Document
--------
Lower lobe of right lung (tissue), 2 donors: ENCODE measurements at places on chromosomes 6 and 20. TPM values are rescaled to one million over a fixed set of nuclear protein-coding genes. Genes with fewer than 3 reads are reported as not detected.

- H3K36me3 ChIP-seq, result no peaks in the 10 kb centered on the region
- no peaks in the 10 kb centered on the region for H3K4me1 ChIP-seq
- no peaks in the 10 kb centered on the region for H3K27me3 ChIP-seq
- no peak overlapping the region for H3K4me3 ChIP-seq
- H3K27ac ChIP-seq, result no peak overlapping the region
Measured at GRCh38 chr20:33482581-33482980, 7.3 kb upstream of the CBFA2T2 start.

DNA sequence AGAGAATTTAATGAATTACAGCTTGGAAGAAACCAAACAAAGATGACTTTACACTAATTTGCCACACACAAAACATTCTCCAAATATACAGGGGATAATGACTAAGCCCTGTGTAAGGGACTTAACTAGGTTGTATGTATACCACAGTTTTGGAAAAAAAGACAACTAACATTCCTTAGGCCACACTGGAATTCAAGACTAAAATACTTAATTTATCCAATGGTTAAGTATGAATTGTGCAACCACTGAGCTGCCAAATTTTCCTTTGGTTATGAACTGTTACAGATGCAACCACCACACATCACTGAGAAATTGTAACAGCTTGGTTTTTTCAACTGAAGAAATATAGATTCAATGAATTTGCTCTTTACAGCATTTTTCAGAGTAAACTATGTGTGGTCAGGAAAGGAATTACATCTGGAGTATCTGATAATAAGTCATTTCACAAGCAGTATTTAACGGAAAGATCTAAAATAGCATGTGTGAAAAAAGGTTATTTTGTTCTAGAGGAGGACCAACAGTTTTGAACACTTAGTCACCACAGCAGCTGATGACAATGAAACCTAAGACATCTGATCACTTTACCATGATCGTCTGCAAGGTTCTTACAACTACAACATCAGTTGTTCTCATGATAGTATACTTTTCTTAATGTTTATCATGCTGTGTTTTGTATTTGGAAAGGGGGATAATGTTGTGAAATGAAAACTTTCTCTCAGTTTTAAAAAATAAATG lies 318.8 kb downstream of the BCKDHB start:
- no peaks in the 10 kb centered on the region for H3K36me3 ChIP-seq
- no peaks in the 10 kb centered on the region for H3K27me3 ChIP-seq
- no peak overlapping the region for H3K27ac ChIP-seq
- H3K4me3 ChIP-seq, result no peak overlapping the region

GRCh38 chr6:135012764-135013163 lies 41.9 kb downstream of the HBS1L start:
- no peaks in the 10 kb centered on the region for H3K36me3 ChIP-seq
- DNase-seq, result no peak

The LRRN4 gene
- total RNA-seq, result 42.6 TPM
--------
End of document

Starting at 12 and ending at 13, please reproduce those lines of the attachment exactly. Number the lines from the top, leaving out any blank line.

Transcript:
- H3K4me3 ChIP-seq, result no peak overlapping the region

GRCh38 chr6:135012764-135013163 lies 41.9 kb downstream of the HBS1L start: